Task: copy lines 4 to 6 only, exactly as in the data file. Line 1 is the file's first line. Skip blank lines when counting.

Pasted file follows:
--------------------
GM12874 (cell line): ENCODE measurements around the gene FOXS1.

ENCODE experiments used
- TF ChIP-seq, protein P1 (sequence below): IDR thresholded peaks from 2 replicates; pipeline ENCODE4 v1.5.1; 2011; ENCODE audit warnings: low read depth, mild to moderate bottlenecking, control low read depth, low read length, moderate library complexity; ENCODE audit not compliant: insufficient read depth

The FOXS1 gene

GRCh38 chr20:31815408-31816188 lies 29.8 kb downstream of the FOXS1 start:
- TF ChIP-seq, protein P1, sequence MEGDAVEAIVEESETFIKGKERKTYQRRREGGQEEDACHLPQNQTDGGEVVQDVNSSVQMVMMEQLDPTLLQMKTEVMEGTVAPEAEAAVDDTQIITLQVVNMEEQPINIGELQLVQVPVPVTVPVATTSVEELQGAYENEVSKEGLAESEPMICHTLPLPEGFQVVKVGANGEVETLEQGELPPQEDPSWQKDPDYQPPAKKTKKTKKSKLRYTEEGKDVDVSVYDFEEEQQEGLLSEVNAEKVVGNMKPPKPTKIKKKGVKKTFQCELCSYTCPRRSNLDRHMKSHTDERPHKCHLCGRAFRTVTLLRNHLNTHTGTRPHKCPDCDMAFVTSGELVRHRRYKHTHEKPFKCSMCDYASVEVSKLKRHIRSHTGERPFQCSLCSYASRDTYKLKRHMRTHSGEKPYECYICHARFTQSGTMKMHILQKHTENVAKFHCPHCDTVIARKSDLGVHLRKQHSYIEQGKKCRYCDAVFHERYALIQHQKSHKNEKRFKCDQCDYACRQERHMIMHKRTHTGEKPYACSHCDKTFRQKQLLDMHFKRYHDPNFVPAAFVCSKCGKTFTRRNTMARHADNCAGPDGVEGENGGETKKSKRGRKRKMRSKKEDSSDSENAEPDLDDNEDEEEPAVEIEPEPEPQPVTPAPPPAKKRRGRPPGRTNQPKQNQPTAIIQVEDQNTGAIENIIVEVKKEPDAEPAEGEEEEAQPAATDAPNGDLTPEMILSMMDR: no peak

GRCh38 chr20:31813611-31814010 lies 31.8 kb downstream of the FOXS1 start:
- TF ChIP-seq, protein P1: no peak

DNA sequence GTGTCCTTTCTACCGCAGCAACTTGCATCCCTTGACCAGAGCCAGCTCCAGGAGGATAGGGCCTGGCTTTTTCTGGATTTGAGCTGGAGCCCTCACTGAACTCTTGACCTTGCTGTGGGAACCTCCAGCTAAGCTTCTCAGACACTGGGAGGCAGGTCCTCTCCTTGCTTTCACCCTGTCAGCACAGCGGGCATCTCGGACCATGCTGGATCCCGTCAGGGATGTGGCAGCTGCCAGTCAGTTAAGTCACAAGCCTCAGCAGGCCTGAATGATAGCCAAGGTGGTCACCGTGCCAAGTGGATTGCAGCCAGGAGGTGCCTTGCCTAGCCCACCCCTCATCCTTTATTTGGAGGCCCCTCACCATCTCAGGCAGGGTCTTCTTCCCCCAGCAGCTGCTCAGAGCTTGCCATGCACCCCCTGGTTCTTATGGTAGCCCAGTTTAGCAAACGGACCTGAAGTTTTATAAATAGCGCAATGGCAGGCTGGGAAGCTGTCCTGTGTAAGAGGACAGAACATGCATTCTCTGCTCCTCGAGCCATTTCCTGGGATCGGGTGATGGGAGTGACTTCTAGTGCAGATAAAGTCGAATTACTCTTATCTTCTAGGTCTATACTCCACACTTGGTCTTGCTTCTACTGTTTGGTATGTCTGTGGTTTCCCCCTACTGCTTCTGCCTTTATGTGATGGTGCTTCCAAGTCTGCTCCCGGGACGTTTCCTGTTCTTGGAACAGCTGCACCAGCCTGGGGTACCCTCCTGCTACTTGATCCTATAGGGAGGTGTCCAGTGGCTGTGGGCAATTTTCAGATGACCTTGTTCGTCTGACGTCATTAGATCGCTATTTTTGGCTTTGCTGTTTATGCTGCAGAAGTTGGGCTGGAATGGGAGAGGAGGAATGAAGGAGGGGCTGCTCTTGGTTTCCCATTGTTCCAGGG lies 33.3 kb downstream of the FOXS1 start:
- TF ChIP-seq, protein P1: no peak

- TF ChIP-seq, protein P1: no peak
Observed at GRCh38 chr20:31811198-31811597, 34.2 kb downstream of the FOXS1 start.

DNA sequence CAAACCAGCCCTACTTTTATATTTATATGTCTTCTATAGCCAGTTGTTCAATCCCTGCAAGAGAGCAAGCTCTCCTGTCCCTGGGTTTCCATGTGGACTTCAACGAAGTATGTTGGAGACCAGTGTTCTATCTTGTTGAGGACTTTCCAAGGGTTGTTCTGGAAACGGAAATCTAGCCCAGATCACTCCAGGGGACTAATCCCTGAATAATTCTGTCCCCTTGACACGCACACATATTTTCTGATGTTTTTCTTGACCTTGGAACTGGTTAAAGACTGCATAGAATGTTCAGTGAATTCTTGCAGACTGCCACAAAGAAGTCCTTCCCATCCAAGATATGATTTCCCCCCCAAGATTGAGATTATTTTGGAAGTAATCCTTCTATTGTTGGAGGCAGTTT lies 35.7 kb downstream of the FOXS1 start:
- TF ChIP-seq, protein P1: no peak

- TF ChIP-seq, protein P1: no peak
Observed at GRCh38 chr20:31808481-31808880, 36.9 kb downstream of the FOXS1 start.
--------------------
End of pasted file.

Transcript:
The FOXS1 gene

GRCh38 chr20:31815408-31816188 lies 29.8 kb downstream of the FOXS1 start:
- TF ChIP-seq, protein P1, sequence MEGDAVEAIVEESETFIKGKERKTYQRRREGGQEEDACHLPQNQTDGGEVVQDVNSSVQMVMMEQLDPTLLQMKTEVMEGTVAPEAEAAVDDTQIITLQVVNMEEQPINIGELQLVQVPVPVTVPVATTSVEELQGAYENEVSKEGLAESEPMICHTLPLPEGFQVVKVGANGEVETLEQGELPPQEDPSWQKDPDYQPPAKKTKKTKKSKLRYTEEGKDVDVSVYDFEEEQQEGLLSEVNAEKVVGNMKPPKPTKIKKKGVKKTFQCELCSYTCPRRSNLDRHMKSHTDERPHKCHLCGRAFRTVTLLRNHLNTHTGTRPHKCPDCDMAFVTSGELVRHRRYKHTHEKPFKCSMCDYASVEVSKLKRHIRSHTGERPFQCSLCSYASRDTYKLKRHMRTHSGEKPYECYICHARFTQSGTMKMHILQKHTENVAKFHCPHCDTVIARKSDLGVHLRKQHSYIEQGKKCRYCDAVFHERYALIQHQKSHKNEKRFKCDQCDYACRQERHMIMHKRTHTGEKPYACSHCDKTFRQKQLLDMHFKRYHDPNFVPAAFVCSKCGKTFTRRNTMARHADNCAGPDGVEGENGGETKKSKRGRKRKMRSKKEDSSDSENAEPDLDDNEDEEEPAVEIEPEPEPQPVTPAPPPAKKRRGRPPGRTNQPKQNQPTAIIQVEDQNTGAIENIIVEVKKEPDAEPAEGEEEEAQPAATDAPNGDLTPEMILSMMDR: no peak